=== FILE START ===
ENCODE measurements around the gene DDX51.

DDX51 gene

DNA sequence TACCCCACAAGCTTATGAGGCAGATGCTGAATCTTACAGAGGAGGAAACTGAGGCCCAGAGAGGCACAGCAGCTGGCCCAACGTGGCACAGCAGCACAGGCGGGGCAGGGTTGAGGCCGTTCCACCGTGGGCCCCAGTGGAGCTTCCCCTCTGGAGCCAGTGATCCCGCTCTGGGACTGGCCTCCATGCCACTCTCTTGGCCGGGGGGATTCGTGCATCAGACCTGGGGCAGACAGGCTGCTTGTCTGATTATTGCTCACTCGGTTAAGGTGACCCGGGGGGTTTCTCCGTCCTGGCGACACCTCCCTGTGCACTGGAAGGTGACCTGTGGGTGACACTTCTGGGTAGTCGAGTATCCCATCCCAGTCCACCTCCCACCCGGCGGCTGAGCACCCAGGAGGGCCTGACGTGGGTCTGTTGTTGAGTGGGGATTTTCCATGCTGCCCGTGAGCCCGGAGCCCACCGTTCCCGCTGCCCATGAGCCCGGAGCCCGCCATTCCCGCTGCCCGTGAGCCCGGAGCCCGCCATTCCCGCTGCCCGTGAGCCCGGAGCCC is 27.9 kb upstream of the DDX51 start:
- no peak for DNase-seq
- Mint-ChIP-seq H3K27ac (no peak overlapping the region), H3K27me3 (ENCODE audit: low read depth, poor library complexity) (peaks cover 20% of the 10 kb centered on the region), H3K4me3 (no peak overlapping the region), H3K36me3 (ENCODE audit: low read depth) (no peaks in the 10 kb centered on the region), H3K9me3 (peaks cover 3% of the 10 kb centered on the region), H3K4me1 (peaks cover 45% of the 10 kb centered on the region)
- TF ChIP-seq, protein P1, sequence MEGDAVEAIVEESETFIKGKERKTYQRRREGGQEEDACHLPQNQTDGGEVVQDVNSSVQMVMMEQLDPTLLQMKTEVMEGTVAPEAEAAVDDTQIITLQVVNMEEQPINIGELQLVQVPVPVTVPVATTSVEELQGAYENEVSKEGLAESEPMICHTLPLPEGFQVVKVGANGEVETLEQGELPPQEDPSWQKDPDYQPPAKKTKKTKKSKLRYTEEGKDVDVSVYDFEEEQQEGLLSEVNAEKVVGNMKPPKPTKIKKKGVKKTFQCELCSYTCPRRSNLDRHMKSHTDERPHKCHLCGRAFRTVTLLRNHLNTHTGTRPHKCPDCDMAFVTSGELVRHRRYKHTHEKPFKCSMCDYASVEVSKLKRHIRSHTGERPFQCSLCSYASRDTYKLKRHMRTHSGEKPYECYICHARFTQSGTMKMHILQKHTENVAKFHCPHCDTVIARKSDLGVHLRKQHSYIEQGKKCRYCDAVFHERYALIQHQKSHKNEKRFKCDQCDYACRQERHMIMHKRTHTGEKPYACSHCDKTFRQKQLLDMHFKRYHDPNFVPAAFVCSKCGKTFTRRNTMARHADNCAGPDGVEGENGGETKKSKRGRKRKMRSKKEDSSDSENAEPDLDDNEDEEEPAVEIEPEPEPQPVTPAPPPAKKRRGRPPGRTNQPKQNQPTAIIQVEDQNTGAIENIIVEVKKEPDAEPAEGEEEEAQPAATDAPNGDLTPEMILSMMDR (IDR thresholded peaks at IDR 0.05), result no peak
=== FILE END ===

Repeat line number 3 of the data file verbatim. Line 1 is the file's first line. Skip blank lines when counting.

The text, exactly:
DNA sequence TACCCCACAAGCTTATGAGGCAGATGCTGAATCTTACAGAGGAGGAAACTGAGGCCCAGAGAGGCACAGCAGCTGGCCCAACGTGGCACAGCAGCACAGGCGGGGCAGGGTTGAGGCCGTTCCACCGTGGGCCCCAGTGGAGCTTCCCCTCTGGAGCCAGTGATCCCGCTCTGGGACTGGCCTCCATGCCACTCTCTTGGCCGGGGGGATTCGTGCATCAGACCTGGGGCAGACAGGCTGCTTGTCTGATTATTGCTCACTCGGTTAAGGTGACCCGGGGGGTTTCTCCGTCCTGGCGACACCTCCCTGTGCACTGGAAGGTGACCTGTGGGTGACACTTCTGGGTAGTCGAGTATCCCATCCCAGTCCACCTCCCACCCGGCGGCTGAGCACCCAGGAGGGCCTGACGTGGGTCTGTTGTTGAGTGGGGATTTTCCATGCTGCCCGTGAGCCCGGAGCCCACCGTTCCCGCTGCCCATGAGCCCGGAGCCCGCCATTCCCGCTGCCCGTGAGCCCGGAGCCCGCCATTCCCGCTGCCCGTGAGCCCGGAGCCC is 27.9 kb upstream of the DDX51 start: